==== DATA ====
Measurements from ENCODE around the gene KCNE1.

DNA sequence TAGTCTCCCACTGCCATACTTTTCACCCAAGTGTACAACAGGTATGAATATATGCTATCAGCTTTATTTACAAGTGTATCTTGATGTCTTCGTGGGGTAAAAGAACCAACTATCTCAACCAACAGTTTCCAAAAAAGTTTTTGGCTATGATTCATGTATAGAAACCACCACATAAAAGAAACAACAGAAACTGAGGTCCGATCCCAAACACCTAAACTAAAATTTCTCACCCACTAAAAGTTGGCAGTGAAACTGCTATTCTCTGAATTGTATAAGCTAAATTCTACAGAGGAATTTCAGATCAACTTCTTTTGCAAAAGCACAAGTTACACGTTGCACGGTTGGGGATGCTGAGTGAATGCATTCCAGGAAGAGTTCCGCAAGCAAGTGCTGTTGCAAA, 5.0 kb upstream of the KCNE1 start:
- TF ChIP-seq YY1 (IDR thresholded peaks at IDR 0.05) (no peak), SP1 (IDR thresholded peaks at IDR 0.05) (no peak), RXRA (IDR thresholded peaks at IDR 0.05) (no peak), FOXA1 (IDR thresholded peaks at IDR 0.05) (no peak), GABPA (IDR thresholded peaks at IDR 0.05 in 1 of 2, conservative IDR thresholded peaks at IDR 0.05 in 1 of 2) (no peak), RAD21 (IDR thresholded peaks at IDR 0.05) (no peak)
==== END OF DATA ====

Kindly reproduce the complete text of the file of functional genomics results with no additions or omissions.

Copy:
Measurements from ENCODE around the gene KCNE1.

DNA sequence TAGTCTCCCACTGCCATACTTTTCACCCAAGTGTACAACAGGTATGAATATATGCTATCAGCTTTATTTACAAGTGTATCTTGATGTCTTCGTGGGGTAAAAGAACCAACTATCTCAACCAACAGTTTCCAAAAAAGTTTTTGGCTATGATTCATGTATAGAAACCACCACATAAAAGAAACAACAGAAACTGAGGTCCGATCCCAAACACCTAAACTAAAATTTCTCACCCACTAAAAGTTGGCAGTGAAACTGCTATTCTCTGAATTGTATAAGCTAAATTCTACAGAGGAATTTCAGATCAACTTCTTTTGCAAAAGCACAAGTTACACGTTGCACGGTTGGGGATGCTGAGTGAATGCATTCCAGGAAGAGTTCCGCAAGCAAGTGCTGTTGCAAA, 5.0 kb upstream of the KCNE1 start:
- TF ChIP-seq YY1 (IDR thresholded peaks at IDR 0.05) (no peak), SP1 (IDR thresholded peaks at IDR 0.05) (no peak), RXRA (IDR thresholded peaks at IDR 0.05) (no peak), FOXA1 (IDR thresholded peaks at IDR 0.05) (no peak), GABPA (IDR thresholded peaks at IDR 0.05 in 1 of 2, conservative IDR thresholded peaks at IDR 0.05 in 1 of 2) (no peak), RAD21 (IDR thresholded peaks at IDR 0.05) (no peak)